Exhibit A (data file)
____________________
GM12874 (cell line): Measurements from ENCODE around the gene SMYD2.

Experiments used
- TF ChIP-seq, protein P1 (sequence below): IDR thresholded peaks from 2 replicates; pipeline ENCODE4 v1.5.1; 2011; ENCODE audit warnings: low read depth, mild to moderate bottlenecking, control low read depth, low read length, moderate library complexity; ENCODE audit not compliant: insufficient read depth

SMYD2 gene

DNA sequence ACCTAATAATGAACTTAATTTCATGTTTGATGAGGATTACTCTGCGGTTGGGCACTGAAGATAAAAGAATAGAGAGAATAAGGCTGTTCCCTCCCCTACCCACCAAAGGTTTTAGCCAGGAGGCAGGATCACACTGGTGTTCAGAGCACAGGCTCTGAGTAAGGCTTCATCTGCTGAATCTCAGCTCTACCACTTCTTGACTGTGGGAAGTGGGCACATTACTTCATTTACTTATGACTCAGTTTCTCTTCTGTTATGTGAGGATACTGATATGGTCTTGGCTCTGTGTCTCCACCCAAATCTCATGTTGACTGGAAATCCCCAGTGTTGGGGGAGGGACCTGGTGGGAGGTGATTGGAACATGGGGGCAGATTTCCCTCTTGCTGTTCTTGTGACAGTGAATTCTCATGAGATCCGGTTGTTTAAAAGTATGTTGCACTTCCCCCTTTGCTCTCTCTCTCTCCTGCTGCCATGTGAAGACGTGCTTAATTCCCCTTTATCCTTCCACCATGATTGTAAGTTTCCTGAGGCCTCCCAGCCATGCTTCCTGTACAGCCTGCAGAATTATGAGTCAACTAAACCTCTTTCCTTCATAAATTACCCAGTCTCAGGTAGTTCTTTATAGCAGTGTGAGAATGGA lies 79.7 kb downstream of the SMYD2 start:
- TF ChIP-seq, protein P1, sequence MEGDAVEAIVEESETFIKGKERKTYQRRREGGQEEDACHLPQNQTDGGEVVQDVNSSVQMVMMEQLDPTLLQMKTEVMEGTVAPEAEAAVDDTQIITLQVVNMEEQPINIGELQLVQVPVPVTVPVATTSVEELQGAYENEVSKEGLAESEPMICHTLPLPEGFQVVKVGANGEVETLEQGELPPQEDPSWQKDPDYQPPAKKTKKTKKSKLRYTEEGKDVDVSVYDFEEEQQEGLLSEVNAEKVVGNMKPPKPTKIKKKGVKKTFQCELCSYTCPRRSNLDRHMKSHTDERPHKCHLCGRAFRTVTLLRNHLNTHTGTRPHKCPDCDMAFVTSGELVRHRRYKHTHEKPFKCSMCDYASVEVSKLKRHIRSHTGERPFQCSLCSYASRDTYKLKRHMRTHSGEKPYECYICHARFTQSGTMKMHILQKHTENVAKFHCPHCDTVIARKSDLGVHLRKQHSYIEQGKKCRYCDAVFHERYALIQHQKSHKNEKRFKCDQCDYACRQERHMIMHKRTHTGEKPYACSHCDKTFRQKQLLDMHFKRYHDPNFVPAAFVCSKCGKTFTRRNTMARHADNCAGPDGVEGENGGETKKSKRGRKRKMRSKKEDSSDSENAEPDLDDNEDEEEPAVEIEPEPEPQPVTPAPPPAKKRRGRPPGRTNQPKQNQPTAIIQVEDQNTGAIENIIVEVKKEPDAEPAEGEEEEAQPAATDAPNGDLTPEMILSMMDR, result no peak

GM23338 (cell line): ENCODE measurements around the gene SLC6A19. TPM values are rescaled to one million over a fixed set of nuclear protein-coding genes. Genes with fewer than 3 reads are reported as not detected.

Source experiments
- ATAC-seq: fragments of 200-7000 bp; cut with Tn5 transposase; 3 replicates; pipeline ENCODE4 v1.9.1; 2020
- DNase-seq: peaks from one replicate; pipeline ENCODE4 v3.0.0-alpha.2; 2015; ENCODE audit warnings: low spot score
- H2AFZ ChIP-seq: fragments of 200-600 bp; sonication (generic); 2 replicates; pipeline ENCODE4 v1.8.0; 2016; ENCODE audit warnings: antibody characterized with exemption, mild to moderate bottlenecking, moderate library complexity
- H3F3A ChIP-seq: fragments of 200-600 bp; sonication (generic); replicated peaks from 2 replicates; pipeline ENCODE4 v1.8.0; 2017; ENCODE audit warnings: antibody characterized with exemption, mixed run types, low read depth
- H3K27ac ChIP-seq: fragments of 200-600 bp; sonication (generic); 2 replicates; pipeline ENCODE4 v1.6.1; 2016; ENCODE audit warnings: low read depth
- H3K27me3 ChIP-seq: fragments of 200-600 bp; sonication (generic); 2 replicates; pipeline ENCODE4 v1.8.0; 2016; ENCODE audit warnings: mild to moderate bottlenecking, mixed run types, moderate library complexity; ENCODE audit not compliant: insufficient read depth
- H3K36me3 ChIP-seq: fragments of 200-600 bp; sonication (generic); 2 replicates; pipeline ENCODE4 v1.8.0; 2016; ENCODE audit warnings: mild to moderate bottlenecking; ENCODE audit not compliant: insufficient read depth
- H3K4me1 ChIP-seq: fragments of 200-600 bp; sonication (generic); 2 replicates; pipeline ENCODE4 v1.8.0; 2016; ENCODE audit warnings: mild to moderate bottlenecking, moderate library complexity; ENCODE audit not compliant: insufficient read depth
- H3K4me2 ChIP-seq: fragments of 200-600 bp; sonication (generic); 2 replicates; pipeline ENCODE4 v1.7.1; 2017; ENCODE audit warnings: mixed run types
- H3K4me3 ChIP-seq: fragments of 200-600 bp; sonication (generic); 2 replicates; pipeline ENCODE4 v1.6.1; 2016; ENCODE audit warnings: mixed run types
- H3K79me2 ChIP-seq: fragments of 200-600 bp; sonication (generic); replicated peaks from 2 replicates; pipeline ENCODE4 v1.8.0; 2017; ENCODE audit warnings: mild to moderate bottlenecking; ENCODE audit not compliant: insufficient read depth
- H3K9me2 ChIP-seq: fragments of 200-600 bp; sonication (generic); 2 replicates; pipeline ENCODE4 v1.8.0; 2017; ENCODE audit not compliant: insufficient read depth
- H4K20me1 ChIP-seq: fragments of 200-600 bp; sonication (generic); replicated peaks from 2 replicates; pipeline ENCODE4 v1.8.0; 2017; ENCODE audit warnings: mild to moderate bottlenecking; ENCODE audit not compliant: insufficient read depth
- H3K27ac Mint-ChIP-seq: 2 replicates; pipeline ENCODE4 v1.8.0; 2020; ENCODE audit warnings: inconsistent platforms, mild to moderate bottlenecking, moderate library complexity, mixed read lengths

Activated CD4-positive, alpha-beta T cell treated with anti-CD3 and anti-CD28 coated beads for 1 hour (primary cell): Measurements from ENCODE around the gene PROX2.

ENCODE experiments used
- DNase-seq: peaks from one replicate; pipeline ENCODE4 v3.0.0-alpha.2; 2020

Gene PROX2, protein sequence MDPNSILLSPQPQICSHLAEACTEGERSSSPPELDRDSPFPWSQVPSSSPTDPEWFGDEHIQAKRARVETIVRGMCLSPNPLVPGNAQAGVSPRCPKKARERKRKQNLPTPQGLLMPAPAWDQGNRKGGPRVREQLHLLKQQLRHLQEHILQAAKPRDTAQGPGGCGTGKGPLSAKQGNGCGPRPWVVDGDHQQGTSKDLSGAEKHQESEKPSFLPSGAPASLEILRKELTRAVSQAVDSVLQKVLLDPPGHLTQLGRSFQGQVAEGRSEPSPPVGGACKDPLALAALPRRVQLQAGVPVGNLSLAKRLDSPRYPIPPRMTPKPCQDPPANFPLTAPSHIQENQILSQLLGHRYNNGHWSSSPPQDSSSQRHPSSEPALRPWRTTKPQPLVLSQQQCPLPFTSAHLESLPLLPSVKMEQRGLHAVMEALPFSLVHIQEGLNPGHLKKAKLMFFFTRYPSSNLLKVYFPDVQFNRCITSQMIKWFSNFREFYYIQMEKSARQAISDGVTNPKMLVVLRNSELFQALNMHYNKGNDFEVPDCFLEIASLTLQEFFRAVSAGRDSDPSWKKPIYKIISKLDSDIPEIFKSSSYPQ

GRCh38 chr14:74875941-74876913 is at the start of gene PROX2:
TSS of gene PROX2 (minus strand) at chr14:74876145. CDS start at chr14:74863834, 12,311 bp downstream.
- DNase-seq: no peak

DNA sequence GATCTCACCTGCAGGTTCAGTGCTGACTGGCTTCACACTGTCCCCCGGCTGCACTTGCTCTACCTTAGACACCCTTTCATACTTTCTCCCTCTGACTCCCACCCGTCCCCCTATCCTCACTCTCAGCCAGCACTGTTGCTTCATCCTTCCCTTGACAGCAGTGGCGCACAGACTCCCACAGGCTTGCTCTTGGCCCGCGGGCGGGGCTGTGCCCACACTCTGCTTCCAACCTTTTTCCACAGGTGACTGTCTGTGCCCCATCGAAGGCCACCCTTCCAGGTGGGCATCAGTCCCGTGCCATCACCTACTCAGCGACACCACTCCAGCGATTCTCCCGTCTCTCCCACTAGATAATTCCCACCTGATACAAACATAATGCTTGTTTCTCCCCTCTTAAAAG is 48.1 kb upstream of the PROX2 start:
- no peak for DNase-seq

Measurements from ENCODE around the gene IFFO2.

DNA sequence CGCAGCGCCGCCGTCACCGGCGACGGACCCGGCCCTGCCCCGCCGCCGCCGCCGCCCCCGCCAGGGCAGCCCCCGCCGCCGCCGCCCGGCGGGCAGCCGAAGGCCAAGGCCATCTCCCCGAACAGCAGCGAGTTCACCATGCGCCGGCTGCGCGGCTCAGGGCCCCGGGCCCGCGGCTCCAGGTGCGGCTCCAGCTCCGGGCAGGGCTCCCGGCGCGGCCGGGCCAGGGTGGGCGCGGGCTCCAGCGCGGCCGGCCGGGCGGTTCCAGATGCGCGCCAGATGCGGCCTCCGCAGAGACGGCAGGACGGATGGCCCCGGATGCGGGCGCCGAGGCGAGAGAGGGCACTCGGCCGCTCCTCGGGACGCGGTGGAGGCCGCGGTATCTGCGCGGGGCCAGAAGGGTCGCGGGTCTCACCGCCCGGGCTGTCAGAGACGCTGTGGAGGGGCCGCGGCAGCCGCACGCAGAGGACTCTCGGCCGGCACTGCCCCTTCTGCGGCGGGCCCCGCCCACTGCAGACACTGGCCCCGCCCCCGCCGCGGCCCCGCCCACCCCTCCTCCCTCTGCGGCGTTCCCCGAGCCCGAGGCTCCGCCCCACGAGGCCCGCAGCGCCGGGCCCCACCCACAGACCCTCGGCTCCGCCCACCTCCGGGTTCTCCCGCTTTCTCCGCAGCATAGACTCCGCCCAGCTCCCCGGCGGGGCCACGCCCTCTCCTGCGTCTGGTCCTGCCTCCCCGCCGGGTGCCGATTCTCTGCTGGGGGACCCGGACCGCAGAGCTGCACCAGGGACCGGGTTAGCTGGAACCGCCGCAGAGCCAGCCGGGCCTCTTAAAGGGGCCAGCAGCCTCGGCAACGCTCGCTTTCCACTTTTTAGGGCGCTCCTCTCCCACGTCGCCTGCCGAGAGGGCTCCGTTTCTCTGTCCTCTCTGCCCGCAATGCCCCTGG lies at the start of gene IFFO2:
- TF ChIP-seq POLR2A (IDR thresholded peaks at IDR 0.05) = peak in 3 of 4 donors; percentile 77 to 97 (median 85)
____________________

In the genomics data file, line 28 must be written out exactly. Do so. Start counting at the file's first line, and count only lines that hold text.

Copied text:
TSS of gene PROX2 (minus strand) at chr14:74876145. CDS start at chr14:74863834, 12,311 bp downstream.